Lastly, we have the monitor’s refresh rate. Refresh rate is the number of times a display refreshes itself every second – measured in hertz. So, a 60hz refresh rate will refresh the display 60 times per second.
These are the three main contributing factors that make up the majority of the bandwidth. To work out the minimum amount of bandwidth required for a specific panel, simply multiply the total number of pixels by the refresh rate and color depth (1920 x 1080 x 60 x 24 = 2,985,984,000 bits).
Using this formula we’ve worked out the required bandwidth for some common display specifications:
|Screen Resolution||Color Depth||Refresh Rate||Required Data Bandwidth|
|1920 x 1080||8-bit||60Hz||3.20 Gbps|
|1920 x 1080||10-bit||60Hz||4.00 Gbps|
|1920 x 1080||8-bit||144Hz||8.00 Gbps|
|1920 x 1080||10-bit||144Hz||10.00 Gbps|
|2560 x 1440||8-bit||60Hz||5.63 Gbps|
|2560 x 1440||10-bit||60Hz||7.04 Gbps|
|2560 x 1440||8-bit||144Hz||14.08 Gbps|
|2560 x 1440||10-bit||144Hz||17.60 Gbps|
|3840 x 2160||8-bit||60Hz||12.54 Gbps|
|3840 x 2160||10-bit||60Hz||15.68 Gbps|
|3840 x 2160||8-bit||144Hz||31.35 Gbps|
|3840 x 2160||10-bit||144Hz||39.19 Gbps|
With a better knowledge of bandwidth, we start to get a greater understanding of why more advanced audio/video interface standards are required. Monitor and GPU technology is advancing at an exponential rate, with higher screen resolutions and faster refresh rates becoming ever-popular in today’s market.
With that in mind, let’s take a closer look at the bandwidth capabilities for each revision of both HDMI and DisplayPort:
As you can see from the table above, both HDMI and DisplayPort have widened their transfer limits hugely since their arrival to the market. The more recent revision of HDMI (2.1) is now capable of supporting bit rates up to an impressive 48Gbps. In contrast, DisplayPort 2.0 offers up 80Gbps – equating to 4K at 240Hz.
Please note though, the displayed 48Gbps and 80Gbps bandwidth limits do refer to raw delivery speeds only. In theory, only 80% of that is actually used for the transfer of data – with the other 20% being used to maintain a steady connection. That being said, it’s still a huge leap forward when compared to older revisions of both standards – allowing the futureproof of mainstream TV and GPU products.
Actually being able to utilize those kinds of bandwidth limits, however, is still some time away. That being said, there are a number of high-performance gaming monitors available right now that do utilize a lot of bandwidth – 4K at 144Hz with 10-bit color, for example. This type of panel alone would require the need of either DisplayPort 2.0 or HDMI 2.1. Furthermore, with the arrival of 8K TVs (and capable GPUs), the latest interface standard is required to push this resolution with at least a 30Hz refresh rate.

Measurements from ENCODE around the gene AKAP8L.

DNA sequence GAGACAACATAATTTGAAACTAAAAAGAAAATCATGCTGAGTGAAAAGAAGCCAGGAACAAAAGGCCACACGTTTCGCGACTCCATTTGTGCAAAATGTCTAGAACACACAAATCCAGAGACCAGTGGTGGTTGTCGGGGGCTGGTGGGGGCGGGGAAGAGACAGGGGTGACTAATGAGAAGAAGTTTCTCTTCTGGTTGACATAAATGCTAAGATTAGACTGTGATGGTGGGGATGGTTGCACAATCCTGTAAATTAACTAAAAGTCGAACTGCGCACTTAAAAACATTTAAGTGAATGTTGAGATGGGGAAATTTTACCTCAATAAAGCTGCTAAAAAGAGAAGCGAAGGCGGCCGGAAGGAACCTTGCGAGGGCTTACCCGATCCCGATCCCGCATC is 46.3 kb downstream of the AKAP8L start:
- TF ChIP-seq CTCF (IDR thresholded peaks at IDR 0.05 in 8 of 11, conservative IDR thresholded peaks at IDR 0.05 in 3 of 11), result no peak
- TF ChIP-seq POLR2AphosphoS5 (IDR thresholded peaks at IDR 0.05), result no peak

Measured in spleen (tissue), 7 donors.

It’s also worth mentioning that both HDMI and DisplayPort are backward compatible with older display types: HDMI to VGA and DVI, as well as DisplayPort to VGA, DVI, and even HDMI.
Ultimately, HDMI and DisplayPort do very similar things. That being said, both still have unique features that tailor them to specific scenarios. One of the major benefits of using DisplayPort is its ability to drive four daisy-chained displays – with HDMI only offering support for two (in extremely rare cases). That being said, HDMI explicitly supports CEC (Consumer Electronics Control) for large A/V configurations – alongside the transfer of ethernet data too.
Taking a quick look at the physical connectors of both DisplayPort and HDMI, there are some obvious differences to be found.
The HDMI connector has 19 pins and comes in three different sizes – all utilized by a variety of unique devices. Type A (Standard) is what you’re likely to see on most TV’s, Soundbars, consoles, and other larger A/V systems. Type C (mini) and Type D (micro) are usually found on smaller devices like mobile phones, dash cams, and tablets.
DisplayPort is made up of 20 pins and is only available in two different sizes, DisplayPort and Mini DisplayPort. The first is what you’ll see on modern GPUs, the second is more commonly seen on Microsoft’s Surface Pro and Apple Mac’s before the arrival of USB Type-C/Thunderbolt 3.
Both HDMI and DisplayPort come in a variety of different forms. Interestingly, proprietary locking methods have been adopted by manufacturers to help keep each cable in place – especially useful when using the cable in a vertical fashion (monitors for example).